China confirms aircraft carrier sailed through Taiwan Strait
China confirmed on Monday that it’s first domestically built aircraft carrier had sailed through the Taiwan Strait for “routine” training and tests after Taipei accused Beijing of intimidation around upcoming elections.
The ship, which has yet to be named, is Beijing’s second carrier and will add massive firepower to its navy once it is officially put into service, as the country faces tensions with self-ruled Taiwan and regional neighbours around the disputed South China Sea.
The carrier crossed the sensitive waters on Sunday before entering the South China Sea for “scientific research tests and routine training”, navy spokesman Cheng Dewei said on an official social media account.
Cheng said it was “normal practice” for carriers that are under testing to conduct cross-regional trials.
“It is not aimed at any specific target and has nothing to do with the current situation,” Cheng said without elaborating.
The sail-by comes as Taiwan gears up for presidential elections in January.
Taipei’s foreign minister Joseph Wu tweeted on Sunday that China “intends to intervene in #Taiwan’s elections”, adding: “Voters won’t be intimidated!”
Taiwan’s defence ministry said it had dispatched ships and planes to track and closely monitor the carrier’s movements, and that US and Japanese vessels trailed it in the strait.
China, which sees democratic Taiwan as part of its territory, has stepped up military drills around the island since Beijing-sceptic President Tsai Ing-wen, who is seeking re-election, came to power in 2016.
Tsai — who has voiced support for Hong Kong’s pro-democracy movement — has described the elections as a fight for Taiwan’s freedom and democracy.
Her challenger favours much warmer relations with China.
On the same day as the sail-by, Tsai announced that former premier William Lai, who has styled himself as a “Taiwan independence worker”, would be her running mate in a move likely to irritate Beijing.
Eric Hundman, assistant professor of political science at NYU Shanghai, said that the sail-by was a “continuation of Beijing’s consistent efforts to pressure Taipei”.
“The choice to sail through the Taiwan Strait was undoubtedly deliberate and probably intended as a signal to both Taiwan and the US of China’s increasing naval capabilities,” he said.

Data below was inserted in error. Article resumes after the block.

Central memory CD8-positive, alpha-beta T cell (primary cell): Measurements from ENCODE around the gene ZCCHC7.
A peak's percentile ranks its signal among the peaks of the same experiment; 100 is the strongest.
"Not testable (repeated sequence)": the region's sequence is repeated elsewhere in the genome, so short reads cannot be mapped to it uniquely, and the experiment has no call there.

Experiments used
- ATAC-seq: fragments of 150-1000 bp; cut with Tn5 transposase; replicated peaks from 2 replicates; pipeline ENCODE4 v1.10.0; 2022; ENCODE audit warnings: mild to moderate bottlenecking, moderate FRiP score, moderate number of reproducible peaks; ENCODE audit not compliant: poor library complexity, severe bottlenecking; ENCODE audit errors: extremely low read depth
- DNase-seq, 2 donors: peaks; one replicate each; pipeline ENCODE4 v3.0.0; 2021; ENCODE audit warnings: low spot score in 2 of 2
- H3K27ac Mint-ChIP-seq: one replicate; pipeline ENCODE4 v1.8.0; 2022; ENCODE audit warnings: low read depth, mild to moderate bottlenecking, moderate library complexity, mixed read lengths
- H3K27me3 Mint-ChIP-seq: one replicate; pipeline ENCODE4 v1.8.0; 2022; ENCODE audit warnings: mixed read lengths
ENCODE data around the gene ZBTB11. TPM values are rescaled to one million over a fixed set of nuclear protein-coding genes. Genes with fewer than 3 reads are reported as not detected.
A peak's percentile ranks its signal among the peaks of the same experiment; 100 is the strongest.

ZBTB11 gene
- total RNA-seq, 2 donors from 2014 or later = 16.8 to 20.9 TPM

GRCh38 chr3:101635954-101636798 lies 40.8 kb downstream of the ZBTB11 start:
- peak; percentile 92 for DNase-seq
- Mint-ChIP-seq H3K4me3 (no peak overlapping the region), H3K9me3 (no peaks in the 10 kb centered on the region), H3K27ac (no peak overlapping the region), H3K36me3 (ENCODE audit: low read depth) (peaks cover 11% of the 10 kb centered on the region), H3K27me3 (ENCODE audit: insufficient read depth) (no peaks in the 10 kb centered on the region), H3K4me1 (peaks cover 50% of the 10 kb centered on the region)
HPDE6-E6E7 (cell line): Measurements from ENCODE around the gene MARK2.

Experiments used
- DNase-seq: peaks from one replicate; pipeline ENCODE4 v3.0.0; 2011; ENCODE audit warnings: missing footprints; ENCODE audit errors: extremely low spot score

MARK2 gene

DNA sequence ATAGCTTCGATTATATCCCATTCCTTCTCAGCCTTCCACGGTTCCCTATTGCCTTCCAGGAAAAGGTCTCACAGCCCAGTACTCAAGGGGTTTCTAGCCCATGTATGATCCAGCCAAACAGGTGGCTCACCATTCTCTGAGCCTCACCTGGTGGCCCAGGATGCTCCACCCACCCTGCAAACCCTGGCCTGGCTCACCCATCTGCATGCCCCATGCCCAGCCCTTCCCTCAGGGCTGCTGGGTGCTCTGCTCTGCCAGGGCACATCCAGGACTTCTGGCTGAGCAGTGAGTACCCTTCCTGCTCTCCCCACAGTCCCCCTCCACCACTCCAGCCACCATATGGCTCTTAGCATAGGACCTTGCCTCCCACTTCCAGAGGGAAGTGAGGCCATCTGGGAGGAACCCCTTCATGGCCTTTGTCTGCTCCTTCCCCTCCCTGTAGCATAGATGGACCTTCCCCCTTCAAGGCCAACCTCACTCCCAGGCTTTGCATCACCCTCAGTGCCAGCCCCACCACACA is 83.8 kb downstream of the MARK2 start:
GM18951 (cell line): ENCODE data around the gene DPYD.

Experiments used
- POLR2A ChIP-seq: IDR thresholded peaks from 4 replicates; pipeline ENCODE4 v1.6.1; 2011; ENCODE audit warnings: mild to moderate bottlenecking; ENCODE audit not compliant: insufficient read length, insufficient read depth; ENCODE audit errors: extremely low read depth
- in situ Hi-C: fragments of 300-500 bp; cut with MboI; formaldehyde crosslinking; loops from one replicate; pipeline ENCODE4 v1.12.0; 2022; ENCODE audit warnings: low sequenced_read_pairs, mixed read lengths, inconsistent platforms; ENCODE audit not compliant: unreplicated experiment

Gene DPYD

The “Type 001A” carrier was launched in 2017 and sea trials began the following year, but it has yet to be officially put into service. It is expected to be commissioned in 2020.
State television on Monday broadcast images of the Type 001A, with at least three fighter jets on its flight deck.
The state-run Global Times, a nationalist tabloid, cited an anonymous military expert as saying the ship likely sailed through the strait to dock at its possible home base in south China’s Hainan island.
Hainan province is in the South China Sea east of Vietnam, which has competing claims in the waterway along with China, Malaysia, the Philippines, Taiwan and Brunei.
China has one other carrier — the Liaoning, a repurposed Soviet carrier bought from Ukraine that went into service in 2012.
Neither the Liaoning or the new ship are nuclear-powered, but both can carry around 40 planes and have similar “ski jump” ramps, an old launch system that forces aircraft to carry fewer weapons in order to hold more fuel for take-off.
A US think-tank reported in May that recent satellite photographs indicated that construction of a third Chinese aircraft carrier was well underway.
Adding a third aircraft carrier will put China in an elite club among naval powers but it will still lag far behind the United States, which has 10 nuclear-powered Nimitz-class “supercarriers” currently in service.
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